The GreenStreet Africa Development Company provides an innovative energy as a service model to allow private ownership, operation and financing for distributed solar generation projects to supply Nigerian public facilities such as schools and hospitals with reliable on site electricity. GreenStreet Africa will increase access to affordable, clean power, thereby reducing reliance on conventional diesel units.
Nigeria’s overall electrification rate is 55%; in rural areas it’s only 39% Public facilities, such as schools, universities and hospitals, if they have electricity at all, receive poor service and often rely on dirty, expensive diesel-powered generators. Nigeria’s central power grid supplies only 3.4-4.5 GW of peak power daily, whereby the actual demand is more than 45 GW. The shortfall is met by 60 million diesel generators.
Existing off-grid solar developers focus mainly on private sector projects. Funding for solar generation at public facilities is therefore largely from grants delivered on a project-by-project basis, which is inefficient and cannot scale to rapidly reach the tens of thousands of public buildings that need reliable, sustainable energy access.
GreenStreet Africa is partnering with the Nigeria Rural Electrification Fund (“REF”) to prepare derisked portfolios of off-grid projects at public facilities, starting with Polytechnic Colleges and Unity Schools and eventually extending to rural primary, secondary schools and heath clinics. Aggregating individual projects into investable portfolios suitable for private implementation, ownership and financing is an innovative way to attract investors who would not otherwise not approach this market segment. Projects will be built, owned and operated by private Independent Power Prodcuers (IPPs) selected via public tender. Financing will be secured by private placement bonds issued in local currency, backed by 3rd party repayment guarantees.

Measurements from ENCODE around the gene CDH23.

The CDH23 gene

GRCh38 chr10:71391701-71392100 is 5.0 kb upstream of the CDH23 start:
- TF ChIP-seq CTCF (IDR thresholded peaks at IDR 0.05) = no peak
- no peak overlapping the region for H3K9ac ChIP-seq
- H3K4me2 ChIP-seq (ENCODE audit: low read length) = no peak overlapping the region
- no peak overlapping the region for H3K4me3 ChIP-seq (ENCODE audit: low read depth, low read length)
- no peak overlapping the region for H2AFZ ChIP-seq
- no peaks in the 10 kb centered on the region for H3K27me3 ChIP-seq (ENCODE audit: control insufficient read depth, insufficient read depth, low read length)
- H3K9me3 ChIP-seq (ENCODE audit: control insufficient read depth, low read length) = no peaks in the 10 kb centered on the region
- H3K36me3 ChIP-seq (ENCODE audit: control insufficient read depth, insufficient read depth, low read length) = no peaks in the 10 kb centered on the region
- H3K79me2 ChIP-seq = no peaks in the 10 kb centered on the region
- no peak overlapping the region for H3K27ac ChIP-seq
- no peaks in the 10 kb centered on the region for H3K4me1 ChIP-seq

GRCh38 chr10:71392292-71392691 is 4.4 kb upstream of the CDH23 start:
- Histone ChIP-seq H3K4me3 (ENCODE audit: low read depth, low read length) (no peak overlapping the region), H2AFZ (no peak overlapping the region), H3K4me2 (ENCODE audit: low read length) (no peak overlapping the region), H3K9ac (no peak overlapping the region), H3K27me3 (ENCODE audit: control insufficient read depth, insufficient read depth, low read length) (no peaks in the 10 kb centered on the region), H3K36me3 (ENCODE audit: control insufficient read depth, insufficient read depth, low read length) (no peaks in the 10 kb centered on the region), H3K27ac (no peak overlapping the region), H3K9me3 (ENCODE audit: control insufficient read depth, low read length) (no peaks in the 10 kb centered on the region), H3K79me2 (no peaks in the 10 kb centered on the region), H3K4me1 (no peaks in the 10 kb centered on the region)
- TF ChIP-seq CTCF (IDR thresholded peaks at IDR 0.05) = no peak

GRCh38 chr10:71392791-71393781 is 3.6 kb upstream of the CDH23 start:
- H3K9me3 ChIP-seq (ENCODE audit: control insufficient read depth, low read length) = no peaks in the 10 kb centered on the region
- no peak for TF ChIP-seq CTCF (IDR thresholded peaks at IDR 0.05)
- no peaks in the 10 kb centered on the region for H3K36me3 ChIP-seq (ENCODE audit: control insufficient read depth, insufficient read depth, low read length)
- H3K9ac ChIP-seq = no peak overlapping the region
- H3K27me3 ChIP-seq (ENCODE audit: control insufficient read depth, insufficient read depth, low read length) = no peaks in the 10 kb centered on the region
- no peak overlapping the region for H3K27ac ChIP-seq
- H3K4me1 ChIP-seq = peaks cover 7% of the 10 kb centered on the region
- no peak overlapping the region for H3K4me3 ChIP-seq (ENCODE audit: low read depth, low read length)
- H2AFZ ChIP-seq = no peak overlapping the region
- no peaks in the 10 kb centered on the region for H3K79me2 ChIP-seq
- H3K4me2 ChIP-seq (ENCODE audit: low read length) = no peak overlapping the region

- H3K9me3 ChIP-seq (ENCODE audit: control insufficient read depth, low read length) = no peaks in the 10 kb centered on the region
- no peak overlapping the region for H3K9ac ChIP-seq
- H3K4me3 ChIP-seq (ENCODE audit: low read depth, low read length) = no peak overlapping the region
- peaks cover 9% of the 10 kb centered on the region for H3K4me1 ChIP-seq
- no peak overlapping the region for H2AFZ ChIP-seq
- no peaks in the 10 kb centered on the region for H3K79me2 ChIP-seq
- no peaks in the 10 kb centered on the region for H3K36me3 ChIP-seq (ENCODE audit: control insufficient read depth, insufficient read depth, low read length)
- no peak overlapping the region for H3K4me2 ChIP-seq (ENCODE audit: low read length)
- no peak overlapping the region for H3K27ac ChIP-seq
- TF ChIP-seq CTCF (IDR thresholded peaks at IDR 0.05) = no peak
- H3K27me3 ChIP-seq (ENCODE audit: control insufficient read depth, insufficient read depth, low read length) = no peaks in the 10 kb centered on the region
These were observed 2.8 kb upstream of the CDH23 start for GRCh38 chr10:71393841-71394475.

Under the first pilot portfolio, GreenStreet Africa estimates that at least 450,000 students and staff could gain access to clean, reliable electricity, significantly increasing rural Nigeria’s electrification rate. Additionally, public facilities would save up to US $159 million per year through lower capital and operating costs when compared to conventional diesel units currently in use.
While the initial project will focus on Nigeria, this issue is prevalent for public facilities in rural areas throughout developing contries. GreenStreet Africa estimates that over 5-7 years of development activity, US $15 billion in distributed solar facilities could be financed through local capital markets in Nigeria and beyond.
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Clifford J. Aron, GreenMax Capital Advisors